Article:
'Gaza': Film Review | Sundance 2019
Directors Garry Keane and Andrew McConnell show what ordinary life looks like in Gaza in a beautifully shot, increasingly manipulative documentary.
For much of its running time, Garry Keane and Andrew McConnell's Sundance documentary Gaza achieves its ambitious professed goal, namely opening eyes to the side of Gaza that isn't usually seen in the news, the ordinary lives of people living in an extraordinary place that one subject calls "a big, open prison."
That it begins by asking "What do the people do when they're not under siege?" and ends by surrendering to what is basically propaganda, not just the footage and view of Gaza we see in the news, but a manipulative and disingenuous version of that view, isn't a surprise. Within the context of the doc, it seems almost inevitable, but I still watched for at least 50 captivated minutes hoping for restraint I probably should have known would eventually be surrendered.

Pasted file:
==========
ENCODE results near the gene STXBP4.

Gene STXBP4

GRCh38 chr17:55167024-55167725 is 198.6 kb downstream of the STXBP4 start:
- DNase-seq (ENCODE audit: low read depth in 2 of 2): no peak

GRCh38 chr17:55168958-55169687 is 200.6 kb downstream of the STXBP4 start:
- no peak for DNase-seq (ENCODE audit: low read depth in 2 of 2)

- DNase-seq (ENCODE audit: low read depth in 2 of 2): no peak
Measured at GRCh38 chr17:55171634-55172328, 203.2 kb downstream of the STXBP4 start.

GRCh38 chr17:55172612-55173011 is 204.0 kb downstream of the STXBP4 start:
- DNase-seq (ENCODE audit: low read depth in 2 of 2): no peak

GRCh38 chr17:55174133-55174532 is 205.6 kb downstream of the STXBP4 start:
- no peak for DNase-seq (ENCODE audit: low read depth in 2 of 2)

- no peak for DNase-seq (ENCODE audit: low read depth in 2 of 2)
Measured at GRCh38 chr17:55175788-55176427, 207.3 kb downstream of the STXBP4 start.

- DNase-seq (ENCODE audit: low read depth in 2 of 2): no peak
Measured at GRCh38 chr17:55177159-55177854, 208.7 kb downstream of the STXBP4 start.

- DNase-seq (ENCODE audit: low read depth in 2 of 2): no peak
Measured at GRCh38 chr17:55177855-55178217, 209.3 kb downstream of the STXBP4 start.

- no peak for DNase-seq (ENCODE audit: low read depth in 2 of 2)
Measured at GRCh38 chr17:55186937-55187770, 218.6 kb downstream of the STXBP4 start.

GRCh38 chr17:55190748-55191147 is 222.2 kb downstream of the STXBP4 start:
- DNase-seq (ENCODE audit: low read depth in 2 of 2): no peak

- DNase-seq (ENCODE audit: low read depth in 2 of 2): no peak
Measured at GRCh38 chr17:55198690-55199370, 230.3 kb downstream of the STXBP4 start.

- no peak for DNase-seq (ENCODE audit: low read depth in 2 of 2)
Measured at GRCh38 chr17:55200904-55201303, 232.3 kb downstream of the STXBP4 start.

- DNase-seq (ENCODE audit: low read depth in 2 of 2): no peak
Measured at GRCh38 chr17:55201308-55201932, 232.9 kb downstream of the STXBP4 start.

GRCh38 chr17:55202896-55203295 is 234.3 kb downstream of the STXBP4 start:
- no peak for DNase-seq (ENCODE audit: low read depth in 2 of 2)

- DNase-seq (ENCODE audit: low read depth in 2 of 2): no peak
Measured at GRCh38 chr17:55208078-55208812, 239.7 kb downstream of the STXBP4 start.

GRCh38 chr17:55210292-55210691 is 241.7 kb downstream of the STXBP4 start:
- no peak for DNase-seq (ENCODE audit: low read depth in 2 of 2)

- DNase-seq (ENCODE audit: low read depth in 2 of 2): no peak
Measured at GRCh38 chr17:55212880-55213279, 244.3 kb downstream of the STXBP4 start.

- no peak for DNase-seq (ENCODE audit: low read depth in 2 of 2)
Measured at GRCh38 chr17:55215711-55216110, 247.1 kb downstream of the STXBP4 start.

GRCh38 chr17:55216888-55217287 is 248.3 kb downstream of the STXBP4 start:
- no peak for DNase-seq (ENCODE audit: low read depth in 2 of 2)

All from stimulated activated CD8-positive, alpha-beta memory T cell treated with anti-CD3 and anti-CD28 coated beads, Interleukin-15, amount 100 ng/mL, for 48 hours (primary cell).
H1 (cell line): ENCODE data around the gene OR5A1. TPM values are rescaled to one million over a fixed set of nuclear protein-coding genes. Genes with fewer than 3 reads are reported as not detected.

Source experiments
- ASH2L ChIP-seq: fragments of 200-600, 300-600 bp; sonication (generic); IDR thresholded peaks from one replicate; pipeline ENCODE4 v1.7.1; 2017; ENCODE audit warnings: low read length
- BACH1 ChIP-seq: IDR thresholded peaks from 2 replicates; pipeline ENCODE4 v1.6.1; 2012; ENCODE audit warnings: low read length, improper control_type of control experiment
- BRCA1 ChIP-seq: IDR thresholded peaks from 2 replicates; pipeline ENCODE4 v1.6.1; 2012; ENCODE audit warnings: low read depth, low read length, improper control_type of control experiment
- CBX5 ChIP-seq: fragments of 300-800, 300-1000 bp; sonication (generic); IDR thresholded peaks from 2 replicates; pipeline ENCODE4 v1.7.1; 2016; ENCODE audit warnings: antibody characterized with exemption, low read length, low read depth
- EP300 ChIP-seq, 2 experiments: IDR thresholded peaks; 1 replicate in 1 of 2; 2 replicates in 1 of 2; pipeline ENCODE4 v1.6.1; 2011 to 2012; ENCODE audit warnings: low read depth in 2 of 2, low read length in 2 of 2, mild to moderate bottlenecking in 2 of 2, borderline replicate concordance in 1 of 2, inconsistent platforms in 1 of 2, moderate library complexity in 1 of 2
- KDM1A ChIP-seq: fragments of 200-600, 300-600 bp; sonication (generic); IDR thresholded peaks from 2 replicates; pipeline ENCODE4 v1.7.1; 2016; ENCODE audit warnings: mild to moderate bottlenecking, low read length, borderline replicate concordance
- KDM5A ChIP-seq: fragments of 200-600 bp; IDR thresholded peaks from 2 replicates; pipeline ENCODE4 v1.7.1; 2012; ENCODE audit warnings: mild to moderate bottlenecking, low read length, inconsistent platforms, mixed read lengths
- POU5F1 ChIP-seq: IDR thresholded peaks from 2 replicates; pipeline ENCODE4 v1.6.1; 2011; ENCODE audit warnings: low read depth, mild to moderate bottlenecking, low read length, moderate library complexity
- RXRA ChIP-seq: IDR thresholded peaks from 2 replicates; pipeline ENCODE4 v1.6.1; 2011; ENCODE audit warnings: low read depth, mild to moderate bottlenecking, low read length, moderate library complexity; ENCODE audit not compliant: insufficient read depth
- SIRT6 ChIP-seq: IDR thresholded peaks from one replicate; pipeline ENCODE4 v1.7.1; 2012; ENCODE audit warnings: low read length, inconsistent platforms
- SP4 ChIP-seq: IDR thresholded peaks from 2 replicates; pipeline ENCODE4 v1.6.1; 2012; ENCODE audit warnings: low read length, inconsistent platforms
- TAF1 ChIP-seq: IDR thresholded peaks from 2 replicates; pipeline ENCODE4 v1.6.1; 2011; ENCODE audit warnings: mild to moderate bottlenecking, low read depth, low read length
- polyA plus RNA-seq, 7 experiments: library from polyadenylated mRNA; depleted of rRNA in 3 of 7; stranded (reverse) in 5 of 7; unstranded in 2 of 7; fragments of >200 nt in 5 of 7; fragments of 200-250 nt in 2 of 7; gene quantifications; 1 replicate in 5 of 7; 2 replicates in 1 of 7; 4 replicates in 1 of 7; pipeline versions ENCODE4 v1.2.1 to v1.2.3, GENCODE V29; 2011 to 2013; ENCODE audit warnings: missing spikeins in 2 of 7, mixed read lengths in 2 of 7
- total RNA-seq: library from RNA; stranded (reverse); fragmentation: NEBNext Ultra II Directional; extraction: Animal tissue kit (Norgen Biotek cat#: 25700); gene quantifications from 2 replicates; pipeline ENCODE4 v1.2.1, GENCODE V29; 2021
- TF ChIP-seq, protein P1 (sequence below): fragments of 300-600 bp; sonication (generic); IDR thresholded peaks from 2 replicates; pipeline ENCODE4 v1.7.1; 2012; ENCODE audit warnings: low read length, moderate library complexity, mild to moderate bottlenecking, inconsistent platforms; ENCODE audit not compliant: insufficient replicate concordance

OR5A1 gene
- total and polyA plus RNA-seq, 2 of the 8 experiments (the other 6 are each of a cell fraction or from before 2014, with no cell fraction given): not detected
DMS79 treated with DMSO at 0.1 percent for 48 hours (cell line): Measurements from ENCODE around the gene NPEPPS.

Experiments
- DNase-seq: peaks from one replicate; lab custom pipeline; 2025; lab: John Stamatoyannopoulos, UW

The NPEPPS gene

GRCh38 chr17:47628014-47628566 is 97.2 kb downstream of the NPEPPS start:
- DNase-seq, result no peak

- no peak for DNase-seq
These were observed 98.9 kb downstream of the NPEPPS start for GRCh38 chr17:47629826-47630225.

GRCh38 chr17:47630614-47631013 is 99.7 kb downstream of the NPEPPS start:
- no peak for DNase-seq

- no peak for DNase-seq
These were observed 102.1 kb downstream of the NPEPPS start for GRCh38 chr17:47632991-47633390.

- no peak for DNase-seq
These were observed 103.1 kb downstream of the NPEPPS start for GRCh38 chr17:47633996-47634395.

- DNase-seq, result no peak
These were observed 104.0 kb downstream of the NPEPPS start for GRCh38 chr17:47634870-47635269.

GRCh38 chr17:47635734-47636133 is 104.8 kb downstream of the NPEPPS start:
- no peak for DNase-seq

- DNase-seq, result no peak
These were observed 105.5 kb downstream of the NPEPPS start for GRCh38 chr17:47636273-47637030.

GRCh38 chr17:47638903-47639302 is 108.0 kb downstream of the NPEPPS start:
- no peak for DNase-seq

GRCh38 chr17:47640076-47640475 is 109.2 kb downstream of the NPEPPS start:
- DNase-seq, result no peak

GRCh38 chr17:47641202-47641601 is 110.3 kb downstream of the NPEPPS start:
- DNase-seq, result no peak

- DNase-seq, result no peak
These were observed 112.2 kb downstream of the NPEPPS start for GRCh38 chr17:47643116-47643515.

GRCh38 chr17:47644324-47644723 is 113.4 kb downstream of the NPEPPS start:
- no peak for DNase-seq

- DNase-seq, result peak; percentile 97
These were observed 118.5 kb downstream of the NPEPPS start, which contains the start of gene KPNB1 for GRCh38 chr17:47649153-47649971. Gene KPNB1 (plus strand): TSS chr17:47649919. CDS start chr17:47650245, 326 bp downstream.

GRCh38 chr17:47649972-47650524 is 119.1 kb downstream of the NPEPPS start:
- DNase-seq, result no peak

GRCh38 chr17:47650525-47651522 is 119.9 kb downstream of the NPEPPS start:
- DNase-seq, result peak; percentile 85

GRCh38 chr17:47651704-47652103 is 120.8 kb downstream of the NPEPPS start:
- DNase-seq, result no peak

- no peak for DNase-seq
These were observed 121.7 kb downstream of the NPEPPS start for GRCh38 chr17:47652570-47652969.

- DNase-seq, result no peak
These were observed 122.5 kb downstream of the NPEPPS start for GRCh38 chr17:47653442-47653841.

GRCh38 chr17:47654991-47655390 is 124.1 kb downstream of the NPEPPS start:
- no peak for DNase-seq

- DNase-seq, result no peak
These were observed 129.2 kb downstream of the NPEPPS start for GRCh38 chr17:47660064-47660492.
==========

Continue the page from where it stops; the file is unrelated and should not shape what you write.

The version of Gaza I know, the version of Gaza most TV viewers probably know, is one of poverty, tragedy and destruction, pictures of dead civilians and masked soldiers, of young men hurling rocks and buildings left in smoking ruins.
That's surely a side of this coastal strip of land holding two million people, one border closed by Egypt (not that you'd really know it), the other border closed by Israel (not that you'd ever be allowed to forget it) and bound in by the Mediterranean. It's the sea that's actually the dominant feature of Gaza and of the documentary, a pervasive source of hope and sadness, a reminder of a source of food and industry and freedom that many residents are old enough to still remember. The rest, assuming Keane and McConnell are treating things accurately, spend an astounding percentage of their lives just staring out. The beaches are a location for lamentation, for flagging livelihood and occasionally still for some recreation. They're also a fruitful source of sunsets, nighttime parties and sad overcrowding, all captured by McConnell, a photographer who also serves as cinematographer on a documentary that is filled with breathtaking imagery that rarely makes it into media coverage of Gaza.